I have been pushing it for years, and I am glad a bipartisan consensus is now emerging around it: we need a net-zero gas tax.
Charles Krauthammer writes:
What to do? Something radically new. A net-zero gas tax. Not a freestanding gas tax but a swap that couples the tax with an equal payroll tax reduction. A two-part solution that yields the government no net increase in revenue and, more importantly–that is
why this proposal is different from others–immediately renders the average gasoline consumer financially whole.
Here is how it works. The simultaneous enactment of two measures: A $1 increase in the federal gasoline tax–together with an immediate $14 a week reduction of the FICA tax. Indeed, that reduction in payroll tax should go into effect the preceding week, so that the upside of the swap (the cash from the payroll tax rebate) is in hand even before the downside (the tax) kicks in.
The math is simple. The average American buys roughly 14 gallons of gasoline a week. The $1 gas tax takes $14 out of his pocket. The reduction in payroll tax puts it right back. The average driver comes out even, and the government makes nothing on the transaction. (There are, of course, more drivers than workers–203 million vs. 163 million. The 10 million unemployed would receive the extra $14 in their unemployment insurance checks. And the elderly who drive–there are 30 million licensed drivers over 65–would receive it with their Social Security payments.)
My proposal, by contrast, was a $3.00/gal gas tax, equiavelnt to a rebate of $42 every period. The specific mechanics of the net-zero gas, whether rebated through the payroll tax or as monthly checks, do not matter much. What matters is that it helps our friends and hurts our enemies:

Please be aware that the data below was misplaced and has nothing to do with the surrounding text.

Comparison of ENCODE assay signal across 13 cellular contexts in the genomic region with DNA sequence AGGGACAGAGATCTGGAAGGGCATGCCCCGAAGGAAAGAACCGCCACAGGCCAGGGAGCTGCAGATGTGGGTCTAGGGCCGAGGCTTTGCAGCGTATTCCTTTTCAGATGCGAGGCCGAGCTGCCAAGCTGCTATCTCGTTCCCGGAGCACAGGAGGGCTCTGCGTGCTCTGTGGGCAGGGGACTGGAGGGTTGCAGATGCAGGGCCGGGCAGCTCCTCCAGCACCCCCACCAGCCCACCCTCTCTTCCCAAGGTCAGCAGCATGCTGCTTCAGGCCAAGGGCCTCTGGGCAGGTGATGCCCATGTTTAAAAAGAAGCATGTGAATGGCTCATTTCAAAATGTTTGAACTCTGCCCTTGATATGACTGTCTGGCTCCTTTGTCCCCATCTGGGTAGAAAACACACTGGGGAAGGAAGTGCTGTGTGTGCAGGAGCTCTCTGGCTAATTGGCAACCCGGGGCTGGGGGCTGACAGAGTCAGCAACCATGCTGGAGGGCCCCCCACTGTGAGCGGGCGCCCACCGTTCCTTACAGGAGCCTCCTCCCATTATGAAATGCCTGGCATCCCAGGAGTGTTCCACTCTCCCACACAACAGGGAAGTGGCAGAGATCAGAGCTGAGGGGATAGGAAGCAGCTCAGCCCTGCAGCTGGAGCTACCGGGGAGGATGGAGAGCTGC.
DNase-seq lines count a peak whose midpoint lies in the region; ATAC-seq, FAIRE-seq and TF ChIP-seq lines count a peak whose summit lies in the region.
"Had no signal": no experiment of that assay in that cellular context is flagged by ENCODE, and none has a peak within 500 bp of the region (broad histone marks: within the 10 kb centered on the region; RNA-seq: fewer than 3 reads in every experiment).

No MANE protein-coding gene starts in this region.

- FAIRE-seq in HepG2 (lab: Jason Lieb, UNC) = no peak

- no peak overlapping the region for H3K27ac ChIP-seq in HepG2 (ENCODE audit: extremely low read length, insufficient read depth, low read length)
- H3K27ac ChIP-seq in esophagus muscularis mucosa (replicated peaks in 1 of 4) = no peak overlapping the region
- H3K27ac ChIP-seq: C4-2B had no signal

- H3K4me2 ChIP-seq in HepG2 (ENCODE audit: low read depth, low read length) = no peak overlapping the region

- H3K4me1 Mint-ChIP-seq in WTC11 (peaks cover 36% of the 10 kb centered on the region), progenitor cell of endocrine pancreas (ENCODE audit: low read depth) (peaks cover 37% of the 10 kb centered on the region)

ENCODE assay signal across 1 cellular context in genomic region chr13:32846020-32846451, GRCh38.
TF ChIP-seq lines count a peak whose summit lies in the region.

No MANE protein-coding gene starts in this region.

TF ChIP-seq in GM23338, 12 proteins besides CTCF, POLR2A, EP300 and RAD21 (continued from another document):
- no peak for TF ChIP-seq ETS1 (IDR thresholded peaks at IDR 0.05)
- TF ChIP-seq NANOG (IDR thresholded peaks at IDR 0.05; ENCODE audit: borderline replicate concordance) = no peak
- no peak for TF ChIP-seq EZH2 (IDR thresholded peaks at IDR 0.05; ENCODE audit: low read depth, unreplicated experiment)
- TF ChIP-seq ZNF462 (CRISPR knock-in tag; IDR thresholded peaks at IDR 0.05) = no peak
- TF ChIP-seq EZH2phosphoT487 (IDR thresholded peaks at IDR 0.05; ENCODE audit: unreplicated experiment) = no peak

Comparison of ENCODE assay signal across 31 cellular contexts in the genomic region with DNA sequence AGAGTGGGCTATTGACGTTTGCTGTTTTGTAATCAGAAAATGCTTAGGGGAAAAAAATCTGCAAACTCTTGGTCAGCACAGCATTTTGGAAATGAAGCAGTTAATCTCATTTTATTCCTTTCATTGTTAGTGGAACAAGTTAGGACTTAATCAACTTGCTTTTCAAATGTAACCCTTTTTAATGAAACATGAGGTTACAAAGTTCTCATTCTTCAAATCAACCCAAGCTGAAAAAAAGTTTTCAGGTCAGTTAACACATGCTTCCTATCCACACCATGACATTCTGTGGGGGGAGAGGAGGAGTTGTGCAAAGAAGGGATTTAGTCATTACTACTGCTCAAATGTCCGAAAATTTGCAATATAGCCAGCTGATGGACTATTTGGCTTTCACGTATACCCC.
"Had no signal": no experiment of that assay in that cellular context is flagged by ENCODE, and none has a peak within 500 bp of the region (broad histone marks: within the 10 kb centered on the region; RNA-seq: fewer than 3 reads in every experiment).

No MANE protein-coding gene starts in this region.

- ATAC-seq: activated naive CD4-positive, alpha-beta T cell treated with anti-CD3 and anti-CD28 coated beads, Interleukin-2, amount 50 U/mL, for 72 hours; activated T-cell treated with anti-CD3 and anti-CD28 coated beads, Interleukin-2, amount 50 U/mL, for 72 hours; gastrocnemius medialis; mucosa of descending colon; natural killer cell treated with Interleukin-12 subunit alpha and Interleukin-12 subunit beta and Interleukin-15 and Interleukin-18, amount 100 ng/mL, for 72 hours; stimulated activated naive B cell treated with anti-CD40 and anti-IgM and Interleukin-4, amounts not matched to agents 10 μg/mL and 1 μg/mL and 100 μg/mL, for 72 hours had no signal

We underestimate our power. Of course, the slump in China and other rapidly growing economies has contributed to the current extreme price collapse. But China consumes only 9 percent of the world’s oil. The United States consumes 24 percent. On the other hand, Saudi Arabia produces 13 percent of the world’s oil. We don’t generally see ourselves as the Saudi Arabia of oil consumers, but we are. The Saudis have the most effect on the world price because they are the swing producer. We are, in effect, the swing consumer. And since oil peaked earlier this year, we are consuming less. October was yet another month of record year-on-year decline of gasoline consumption in the United States. And that’s just the immediate effect, before the long-term impact of changes in our automobile fleet can take hold. And that long-term change will only occur if we keep the domestic price high.
Let’s hope Barack Obama introduces this geogreen net-zero gas tax, along with a geogreen economic stimulus!